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Filed under Fourteenth Century, Hundred Years War, Medieval Life, Medieval Warfare, Thirteenth Century, Twelfth Century

Medieval Routiers

I’ve written about mercenaries and condottieri before, but there’s another name for them. This time it’s French: routiers.

Routiers were rarely French, though. It was just one of the names that the French gave them. Like all bands of mercenaries, though, the ruta (band of routiers) tended to be made up of men from many different countries. Some of them were outlaws, others defrocked priests, and yet others were adventurers. Overall they were simply men who would not do well in the ‘normal’ civilian world.

Routiers were paid to fight the enemies of the people who paid them, but they could be, and were, distracted by targets that looked more profitable. As a group, they were impossible to control and their method of fighting was simply to pillage and destroy, usually against those who were undefended.

They were mostly recruited from the Low Countries (Flanders, Hainault, Brabant, Luxemburg). For this reason they were also known as Brabanters. They were so terrifying that they were condemned at the third Lateran Council in 1179. I’m fairly certain it made no difference to them at all, although it might have worried some of their employers.

Although routiers operated mostly in the twelfth century, the term was also used later to describe bands of roaming soldiers during the early part of the Hundred Years War. The French they were terrorising, however, just as often referred to them as ‘English’. To be fair, they were mostly wrong about this, although there were some short periods when English soldiers did use these tactics.

Mostly these routiers were Gascon soldiers who had been released during a period of truce, or who had discovered that they could make a lot of money by terrorising the local inhabitants when they formed part of the garrison of a captured castle, a practice that led to many men leaving France much wealthier than when they had arrived.

Sources:
A Dictionary of Medieval Terms and Phrases by Christopher Corèdon and Ann Williams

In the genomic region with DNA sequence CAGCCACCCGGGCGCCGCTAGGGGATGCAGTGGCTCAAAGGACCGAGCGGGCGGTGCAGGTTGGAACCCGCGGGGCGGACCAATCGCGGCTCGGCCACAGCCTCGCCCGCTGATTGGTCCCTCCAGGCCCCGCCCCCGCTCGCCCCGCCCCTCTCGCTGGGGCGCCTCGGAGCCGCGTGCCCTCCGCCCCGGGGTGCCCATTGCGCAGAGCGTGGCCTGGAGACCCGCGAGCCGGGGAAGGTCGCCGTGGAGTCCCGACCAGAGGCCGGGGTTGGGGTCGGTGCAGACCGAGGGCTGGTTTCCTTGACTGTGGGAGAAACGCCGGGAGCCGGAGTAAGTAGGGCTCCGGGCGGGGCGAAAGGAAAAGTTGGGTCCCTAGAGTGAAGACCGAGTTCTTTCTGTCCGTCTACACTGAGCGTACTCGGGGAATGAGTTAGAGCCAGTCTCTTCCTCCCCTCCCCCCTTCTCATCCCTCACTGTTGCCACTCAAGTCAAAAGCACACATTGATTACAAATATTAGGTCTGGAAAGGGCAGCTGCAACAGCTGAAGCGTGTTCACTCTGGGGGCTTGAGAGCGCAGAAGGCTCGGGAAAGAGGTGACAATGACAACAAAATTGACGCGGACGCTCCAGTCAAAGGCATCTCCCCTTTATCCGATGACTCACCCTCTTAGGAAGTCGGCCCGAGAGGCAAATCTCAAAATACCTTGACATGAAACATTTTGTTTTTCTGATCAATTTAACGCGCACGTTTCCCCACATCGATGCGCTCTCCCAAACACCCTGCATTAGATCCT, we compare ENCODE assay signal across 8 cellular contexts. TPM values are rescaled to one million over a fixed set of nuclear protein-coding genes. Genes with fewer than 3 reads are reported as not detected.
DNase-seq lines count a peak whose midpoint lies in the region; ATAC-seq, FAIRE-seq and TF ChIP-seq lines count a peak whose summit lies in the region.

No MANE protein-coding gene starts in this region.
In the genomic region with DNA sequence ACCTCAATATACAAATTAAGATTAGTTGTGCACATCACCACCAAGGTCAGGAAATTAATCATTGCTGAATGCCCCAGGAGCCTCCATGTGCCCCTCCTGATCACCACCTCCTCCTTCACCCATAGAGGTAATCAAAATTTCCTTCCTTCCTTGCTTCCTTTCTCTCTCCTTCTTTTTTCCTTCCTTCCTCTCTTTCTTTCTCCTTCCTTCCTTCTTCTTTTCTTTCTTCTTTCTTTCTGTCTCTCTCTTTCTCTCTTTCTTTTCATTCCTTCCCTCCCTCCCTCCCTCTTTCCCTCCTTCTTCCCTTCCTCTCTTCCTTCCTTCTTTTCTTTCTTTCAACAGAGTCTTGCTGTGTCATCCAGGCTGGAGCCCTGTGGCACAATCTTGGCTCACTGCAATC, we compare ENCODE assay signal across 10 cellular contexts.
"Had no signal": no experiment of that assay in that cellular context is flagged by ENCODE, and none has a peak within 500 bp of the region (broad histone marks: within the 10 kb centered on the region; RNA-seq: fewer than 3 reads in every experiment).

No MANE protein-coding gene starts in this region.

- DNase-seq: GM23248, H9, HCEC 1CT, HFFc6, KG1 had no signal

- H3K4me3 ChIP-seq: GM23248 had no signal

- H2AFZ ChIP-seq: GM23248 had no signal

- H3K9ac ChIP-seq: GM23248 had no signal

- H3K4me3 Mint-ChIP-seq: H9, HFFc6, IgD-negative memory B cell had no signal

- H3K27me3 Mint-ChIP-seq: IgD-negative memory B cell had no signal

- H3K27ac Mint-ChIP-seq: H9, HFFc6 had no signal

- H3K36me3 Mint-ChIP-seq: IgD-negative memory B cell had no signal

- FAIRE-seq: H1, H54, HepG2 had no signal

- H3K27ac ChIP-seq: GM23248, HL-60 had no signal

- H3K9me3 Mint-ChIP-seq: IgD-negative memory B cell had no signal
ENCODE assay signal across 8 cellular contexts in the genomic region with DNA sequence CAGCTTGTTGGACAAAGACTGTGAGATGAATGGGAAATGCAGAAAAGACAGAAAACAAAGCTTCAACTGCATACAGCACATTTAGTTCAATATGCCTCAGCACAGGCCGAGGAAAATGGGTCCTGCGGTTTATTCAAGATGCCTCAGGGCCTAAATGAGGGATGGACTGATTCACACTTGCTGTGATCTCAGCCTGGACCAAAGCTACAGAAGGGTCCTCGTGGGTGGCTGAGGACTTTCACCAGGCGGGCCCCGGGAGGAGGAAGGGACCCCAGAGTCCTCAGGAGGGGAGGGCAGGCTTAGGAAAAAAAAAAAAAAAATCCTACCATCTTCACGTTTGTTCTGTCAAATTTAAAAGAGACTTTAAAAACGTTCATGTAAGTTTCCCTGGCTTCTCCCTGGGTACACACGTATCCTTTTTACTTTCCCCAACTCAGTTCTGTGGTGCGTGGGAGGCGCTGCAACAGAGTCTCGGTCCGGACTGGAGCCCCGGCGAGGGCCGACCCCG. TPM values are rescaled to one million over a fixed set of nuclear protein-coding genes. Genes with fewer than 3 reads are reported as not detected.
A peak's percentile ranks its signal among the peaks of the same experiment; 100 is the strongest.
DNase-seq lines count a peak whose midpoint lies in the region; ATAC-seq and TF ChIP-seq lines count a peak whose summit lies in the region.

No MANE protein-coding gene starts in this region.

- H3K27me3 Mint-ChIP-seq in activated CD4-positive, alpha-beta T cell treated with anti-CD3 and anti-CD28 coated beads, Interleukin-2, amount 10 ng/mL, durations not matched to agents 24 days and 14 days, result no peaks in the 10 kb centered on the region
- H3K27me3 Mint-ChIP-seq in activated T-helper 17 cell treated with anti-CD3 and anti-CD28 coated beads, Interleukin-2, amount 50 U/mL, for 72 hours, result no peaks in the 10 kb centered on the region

Trial by Fire by Jon than Sumption

April Munday is the author of the Soldiers of Fortune and Regency Spies series of novels, as well as standalone novels set in the fourteenth century.

Available now:

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Medieval Bills of Exchange

Last week there was a question in the comments from Ellen Hawley who wanted to know how the innkeepers who stored and organised the transport of goods on behalf of merchants were paid by those merchants. I touched on this subject a bit when we were looking at how ransoms for prisoners of war were paid, but there is more to be said on the subject.

Banking in the fourteenth century was fairly sophisticated, even if two Florentine banks had gone bust lending money to Edward I and Edward III. Italian banks and Italian merchants were the most advanced in their business dealings, but we have to go back to the Templars in twelfth-century France to understand where the idea of how to make payments over large distances and in different currencies without physically moving lots of money arose.

Moving large amounts of coins was rarely a good idea in the Middle Ages. It was incredibly difficult to protect a train of slow-moving pack animals or carts from robbers and bandits. Even small amounts of money were vulnerable, as Chaucer discovered when he was robbed on three separate occasions when he was carrying money to pay men working for Richard II. This is not to say that real money and jewels weren’t transported around Europe and the East because they were. In 1328 a large amount of money was sent from the papal court in Avignon to Lombardy to pay the army there. There was a guard of 150 cavalry, but they were attacked and half the money was stolen and some of the cavalry were captured by the bandits and had to be ransomed.